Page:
Recorded live at the Exploratorium in 2015. A noted foe of tooth decay, fluoride is added to most toothpaste, as well as our public water supply—a fact attacked by numerous conspiracy theories. Find out more about this controversial compound from Howard Pollick, Director of the Dental Public Health Residency Program at the University of California, San Francisco, and discover why elemental fluorine is considered to be completely dangerous, if not deadly. Recorded live at the Exploratorium in 2015. Furiously reactive, fluorine has a ferocious appetite for attracting electrons from other elements, and a fearsome habit of killing chemists. Due to the strength of its bonds, fluorine is found almost exclusively in compounds such as the colorful mineral fluorite. Early attempts to isolate the element were met with injury and death from explosions, corrosive burns, and poisonous fumes. In 1886, the treacherous gas was at last isolated by Henri Moissan, whose innovative processes are still in use today. Annual reception and presentation with Dennis M. Bartels, PhD; George Cogan, Chairman of the Board; and the Exploratorium's Board of Directors. Leaders in their respective fields of science and medicine, Anne Wojcicki, cofounder and CEO of 23andMe, and her sister Janet Wojcicki, PhD, MPH, and professor at the University of California, San Francisco, join Exploratorium Director Dennis M. Bartels, PhD, for a stimulating conversation about their work and the evolution of the role of women in science, medicine, and technology. A little over five years after initial construction on the Exploratorium's new home at Piers 15-17 began, the installation of a 24' x 60' floating dock off the south Apron of Pier 15 took place in early November. The dock will provide Pier access for water taxis in the San Francisco Bay. Timelapse video captures the last of the Exploratorium's original project construction. Recorded live at the Exploratorium 2015.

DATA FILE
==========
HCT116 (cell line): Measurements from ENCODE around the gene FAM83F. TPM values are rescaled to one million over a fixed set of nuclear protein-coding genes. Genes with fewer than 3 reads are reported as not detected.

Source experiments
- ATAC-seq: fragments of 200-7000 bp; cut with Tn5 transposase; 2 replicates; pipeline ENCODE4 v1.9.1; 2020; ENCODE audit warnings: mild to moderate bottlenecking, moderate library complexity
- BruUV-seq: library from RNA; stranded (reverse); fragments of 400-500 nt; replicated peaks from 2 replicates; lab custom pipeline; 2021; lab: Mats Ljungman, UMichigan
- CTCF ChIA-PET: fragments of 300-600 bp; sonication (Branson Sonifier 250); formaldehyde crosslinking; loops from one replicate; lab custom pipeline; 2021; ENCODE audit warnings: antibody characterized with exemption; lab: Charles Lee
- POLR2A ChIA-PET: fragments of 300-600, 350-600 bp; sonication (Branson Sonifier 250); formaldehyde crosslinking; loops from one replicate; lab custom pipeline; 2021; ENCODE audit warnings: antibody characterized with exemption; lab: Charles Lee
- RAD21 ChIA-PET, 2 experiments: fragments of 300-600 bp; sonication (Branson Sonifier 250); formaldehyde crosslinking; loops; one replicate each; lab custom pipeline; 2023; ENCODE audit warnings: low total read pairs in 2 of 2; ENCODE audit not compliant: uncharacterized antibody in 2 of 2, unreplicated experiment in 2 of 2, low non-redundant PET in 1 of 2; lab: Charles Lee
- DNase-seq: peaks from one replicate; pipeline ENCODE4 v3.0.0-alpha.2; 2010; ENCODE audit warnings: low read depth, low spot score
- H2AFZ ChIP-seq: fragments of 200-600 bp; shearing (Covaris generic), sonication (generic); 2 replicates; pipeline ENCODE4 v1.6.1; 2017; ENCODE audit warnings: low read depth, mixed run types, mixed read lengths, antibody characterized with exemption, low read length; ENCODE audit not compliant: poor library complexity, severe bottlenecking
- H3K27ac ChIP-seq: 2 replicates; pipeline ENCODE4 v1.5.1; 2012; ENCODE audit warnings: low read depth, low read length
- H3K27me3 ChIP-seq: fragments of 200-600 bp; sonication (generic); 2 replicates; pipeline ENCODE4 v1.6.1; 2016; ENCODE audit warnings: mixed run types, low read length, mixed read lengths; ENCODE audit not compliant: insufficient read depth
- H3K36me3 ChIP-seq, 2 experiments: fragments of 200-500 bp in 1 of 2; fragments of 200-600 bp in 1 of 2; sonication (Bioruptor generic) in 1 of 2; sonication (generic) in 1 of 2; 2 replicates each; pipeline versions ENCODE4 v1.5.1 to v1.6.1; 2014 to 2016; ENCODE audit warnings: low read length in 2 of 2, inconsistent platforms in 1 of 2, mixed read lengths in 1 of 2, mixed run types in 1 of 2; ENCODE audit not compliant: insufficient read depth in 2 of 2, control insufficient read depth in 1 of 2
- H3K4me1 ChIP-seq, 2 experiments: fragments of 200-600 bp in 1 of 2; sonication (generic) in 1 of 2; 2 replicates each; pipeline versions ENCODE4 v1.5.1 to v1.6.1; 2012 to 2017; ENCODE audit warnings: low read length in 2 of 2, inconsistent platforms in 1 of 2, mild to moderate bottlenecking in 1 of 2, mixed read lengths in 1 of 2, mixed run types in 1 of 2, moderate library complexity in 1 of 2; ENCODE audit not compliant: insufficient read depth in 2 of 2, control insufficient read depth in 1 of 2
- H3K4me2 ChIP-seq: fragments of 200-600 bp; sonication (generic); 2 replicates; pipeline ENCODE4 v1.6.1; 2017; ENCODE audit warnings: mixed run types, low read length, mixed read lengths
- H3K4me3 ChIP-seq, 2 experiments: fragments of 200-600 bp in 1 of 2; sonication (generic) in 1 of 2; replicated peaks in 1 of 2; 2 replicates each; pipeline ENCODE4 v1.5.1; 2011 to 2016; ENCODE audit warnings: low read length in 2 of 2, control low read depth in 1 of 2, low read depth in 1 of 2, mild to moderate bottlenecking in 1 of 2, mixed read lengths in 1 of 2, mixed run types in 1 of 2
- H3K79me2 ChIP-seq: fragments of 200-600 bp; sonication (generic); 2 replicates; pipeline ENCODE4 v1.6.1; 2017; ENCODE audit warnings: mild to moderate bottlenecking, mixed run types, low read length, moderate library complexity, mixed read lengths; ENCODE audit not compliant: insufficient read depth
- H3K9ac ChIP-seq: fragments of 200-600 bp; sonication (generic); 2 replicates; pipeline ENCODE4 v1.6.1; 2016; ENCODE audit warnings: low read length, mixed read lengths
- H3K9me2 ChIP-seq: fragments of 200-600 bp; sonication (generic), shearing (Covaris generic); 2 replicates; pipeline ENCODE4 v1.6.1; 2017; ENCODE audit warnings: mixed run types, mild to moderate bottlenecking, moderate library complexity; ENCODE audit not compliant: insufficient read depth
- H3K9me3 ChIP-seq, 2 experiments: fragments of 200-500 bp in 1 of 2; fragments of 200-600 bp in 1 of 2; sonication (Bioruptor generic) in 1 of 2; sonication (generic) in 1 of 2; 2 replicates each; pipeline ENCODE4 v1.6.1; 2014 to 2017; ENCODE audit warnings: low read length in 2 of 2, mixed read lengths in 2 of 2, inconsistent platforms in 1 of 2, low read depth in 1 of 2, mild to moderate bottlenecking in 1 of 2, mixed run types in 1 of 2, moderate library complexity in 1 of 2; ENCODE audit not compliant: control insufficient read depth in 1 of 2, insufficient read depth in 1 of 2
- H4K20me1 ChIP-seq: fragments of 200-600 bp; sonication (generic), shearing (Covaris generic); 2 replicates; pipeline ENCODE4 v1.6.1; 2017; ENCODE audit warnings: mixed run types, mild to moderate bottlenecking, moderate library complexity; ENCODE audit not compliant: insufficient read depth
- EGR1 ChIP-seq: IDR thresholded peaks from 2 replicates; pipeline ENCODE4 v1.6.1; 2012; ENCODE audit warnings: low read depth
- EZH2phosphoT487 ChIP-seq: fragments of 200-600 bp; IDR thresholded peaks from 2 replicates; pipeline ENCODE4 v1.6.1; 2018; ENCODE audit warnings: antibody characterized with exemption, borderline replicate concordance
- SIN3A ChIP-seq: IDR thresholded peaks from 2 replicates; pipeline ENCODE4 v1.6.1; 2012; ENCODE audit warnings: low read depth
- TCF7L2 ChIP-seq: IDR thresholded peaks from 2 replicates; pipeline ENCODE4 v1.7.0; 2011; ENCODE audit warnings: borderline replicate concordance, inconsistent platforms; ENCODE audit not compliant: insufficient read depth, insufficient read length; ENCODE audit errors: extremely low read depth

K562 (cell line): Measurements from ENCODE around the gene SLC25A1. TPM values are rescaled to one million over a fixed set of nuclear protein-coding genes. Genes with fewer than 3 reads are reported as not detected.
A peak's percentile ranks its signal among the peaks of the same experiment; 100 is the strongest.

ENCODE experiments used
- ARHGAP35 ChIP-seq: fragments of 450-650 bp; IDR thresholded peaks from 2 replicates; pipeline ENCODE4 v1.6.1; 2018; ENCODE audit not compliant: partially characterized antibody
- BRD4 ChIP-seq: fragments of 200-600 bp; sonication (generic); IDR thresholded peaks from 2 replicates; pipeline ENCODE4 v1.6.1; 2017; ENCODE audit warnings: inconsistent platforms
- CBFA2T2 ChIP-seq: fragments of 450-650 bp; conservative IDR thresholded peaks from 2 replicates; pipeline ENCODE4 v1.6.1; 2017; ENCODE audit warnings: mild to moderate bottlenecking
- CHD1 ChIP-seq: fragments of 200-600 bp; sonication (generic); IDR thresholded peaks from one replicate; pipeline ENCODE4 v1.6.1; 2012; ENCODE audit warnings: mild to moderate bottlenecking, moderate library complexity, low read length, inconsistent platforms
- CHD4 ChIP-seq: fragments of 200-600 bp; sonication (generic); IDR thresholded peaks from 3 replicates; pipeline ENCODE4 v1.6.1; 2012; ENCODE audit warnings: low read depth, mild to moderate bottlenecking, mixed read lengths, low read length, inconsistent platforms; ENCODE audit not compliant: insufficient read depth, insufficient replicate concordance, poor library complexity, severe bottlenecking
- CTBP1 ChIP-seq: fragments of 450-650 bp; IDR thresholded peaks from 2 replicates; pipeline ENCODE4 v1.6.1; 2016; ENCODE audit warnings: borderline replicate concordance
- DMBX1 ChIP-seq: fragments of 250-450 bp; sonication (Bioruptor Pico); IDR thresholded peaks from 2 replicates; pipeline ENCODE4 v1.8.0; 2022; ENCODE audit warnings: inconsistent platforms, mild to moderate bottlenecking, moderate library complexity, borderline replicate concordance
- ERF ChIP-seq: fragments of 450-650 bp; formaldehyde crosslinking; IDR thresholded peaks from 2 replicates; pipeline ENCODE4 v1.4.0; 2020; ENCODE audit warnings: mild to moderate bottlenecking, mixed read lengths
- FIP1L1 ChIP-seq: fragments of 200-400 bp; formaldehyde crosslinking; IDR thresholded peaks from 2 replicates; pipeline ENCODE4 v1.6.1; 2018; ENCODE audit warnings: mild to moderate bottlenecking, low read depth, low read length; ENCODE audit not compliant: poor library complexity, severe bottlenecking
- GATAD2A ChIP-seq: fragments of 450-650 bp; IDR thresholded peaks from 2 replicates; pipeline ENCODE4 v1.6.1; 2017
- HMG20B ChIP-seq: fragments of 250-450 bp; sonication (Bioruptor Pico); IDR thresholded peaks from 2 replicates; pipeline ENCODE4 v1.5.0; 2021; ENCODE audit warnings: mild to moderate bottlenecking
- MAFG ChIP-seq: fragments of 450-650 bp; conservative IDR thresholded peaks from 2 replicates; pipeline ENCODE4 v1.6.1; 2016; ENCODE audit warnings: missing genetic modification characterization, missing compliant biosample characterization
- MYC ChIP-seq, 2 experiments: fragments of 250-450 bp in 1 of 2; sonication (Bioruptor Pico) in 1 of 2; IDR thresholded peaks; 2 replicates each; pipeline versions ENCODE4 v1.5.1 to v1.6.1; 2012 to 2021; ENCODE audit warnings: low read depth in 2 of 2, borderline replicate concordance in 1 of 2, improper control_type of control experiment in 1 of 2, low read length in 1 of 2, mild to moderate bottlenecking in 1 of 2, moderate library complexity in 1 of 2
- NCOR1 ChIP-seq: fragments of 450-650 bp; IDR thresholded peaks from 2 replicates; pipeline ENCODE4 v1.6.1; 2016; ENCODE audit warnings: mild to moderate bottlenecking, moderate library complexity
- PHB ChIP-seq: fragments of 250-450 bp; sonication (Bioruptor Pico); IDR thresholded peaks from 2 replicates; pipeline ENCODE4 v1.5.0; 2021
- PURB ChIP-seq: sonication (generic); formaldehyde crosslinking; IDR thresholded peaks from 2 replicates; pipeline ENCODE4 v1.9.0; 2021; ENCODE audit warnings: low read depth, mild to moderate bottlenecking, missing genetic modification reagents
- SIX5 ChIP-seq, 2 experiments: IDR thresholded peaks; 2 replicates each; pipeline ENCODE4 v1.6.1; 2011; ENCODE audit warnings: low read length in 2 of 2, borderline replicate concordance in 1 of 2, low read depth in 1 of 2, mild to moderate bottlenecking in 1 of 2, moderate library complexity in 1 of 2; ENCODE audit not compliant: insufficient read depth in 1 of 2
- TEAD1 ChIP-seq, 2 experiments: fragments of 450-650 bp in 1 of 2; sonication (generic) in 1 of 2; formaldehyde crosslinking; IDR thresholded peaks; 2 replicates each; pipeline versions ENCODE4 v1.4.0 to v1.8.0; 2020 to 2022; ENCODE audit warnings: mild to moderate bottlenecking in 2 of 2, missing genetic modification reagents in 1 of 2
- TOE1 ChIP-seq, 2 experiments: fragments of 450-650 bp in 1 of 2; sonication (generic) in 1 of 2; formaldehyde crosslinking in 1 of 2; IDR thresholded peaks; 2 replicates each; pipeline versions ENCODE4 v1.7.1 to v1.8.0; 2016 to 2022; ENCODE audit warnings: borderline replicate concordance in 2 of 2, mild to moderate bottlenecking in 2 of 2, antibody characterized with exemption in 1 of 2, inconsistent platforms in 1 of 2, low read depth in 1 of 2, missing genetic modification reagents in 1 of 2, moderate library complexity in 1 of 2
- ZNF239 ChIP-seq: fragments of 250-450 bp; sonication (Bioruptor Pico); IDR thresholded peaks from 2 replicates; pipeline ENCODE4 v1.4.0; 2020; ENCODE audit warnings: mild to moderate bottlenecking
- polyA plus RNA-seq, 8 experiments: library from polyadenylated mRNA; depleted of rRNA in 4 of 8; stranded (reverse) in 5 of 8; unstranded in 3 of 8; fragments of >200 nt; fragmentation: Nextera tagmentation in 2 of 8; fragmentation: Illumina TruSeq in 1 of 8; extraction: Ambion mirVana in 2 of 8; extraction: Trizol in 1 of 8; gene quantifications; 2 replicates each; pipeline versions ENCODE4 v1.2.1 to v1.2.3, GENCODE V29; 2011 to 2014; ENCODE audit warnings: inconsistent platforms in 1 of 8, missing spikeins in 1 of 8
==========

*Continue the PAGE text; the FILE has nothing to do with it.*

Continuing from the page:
Earth, water, air, fire: our world is ruled by oxygen, the third most abundant element in the universe. Originating inside of stars, oxygen is scarce on planets outside our own. It comprises roughly half the mass of Earth’s crust and a fifth of its atmosphere. Nonmetallic and highly reactive, oxygen is key to combustion and corrosion, and forms stable bonds with almost every element, notably hydrogen (H2O) and itself. Recorded live at the Exploratorium in 2015.